A cluster of deadly bushmeat traps caused the demise of three Kenyan lions and a few others. The three lions fell victim to the lethal snare and died in Kenya’s Masai Mara national park. Amongst the three lions that died were four hyenas and one eland.
Bushmeat Traps Kill Rafiki and Lenkume
The Mara Predator Conservation Program announced the tragic death of the lions and the other animals. Rafiki and Lenkume were names given to two of the lions that sadly died due to the hunter’s snares. Additionally, a third lion, one of Lenkumes’s sons, also fell victim to the deadly traps set up by hunters.
In their report, the Mara Predator Conservation Program stated that they believed that the eland was the first of all the other animals to get trapped in the snares set up. The eland they assumed was what attracted the lions and hyenas to the site. Due to this, all the animals got trapped in the snares as well.
The Conservancy Program also revealed that more than 50 other snares were found where the lions died. Poachers had set up the 50 snares in a small area on the periphery of Ol Chorro Conservancy. Ol Chorro can be found not far from the Mara River, which is the border of the conservancy.
A series of grim photos of the dead animals were posted online. The Mara Predator Conservation Program posted the pictures on their Facebook page. The Conservation Program stated in their post that they choose to make the post on their page to ensure that the correct information, to the best of their knowledge, was shared.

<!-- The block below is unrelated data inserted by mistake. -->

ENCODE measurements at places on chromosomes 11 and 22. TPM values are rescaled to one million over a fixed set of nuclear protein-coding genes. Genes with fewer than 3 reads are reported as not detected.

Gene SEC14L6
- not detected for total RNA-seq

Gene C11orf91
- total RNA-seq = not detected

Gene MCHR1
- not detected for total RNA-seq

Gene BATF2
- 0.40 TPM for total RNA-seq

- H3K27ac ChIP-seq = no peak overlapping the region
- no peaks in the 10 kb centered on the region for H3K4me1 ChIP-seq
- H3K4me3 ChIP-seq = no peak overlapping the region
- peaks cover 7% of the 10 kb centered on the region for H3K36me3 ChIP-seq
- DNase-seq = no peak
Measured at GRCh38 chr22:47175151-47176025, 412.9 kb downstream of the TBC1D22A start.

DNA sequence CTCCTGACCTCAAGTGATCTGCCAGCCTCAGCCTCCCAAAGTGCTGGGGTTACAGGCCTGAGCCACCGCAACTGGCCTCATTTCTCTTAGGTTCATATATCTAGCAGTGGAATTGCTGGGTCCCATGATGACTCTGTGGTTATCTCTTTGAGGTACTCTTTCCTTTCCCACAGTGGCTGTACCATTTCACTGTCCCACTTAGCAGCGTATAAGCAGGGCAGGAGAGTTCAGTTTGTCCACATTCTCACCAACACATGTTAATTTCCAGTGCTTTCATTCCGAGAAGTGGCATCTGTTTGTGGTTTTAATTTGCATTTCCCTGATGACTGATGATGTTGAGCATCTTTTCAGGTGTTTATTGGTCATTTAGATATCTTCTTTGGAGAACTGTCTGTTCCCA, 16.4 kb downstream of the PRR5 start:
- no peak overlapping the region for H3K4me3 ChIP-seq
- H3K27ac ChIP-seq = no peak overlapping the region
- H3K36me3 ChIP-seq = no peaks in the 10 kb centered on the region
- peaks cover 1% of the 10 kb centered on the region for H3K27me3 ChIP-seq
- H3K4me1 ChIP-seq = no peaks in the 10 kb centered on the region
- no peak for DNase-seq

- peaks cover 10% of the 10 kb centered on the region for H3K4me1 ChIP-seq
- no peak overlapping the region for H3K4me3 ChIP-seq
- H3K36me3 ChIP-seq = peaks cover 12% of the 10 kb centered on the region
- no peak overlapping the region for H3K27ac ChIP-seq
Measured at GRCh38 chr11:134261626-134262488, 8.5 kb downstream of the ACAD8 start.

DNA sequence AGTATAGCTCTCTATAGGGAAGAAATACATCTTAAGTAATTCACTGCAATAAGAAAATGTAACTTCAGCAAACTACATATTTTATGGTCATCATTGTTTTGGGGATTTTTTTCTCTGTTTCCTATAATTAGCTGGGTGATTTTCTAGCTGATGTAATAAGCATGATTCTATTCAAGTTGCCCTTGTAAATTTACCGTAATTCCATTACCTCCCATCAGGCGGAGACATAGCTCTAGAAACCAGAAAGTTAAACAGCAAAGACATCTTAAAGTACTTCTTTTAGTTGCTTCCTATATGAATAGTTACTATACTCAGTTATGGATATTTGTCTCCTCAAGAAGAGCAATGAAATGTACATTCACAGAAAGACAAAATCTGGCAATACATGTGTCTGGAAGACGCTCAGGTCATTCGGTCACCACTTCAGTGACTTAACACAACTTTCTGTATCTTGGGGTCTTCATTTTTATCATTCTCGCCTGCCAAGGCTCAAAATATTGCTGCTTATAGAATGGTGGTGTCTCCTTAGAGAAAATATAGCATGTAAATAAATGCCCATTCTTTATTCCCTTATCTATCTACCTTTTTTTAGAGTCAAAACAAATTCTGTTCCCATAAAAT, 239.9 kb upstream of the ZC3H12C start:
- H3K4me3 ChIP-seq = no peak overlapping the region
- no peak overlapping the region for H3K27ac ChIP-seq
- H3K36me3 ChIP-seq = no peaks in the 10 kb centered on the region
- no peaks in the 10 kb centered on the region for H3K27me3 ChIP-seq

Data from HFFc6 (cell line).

Measures to Stop Poaching
Poachers continue to carry out their illegal activities every day in Kenya. For years, due to their consistent poaching activities and the decline of their natural habitat, the lion population keeps dropping. During the last count that occurred in 2017, there were just 2000 lions left in Kenya. Because of this continued decline in the predator’s numbers, the authorities in Kenya concerned with conservation have been in high alert.
With the latest killing of Rafiki, Lenkume and the other animals’ authorities concerned got to clearing the site of other traps. Rangers from the Kenya Wildlife Service, Ol Chorro Conservancy, Enonkishu Conservancy Kenya, Mara North Conservancy (Masai Mara, Kenya), and the Lemek Conservancy joined forces to try and sweep a larger area for snares. Additionally, the team tasked themselves with conducting a full investigation of what exactly happened on the site.
Over the year’s poachers lay many deadly traps across the Mara in Kenya. Rangers work tirelessly to try to clear thousands of bushmeat snares laid out across the Mara each year. Each year, sadly, they are always hit with the sad realization that they can’t find every snare. Because of this inability to find deadly traps laid out in a vast Mara, many animals die each year, which is deeply saddening and worrying.
As a final thought, the Mara Predator Conservation Program in their post asked the public to remember the beautiful lions when they were roaming the Mara.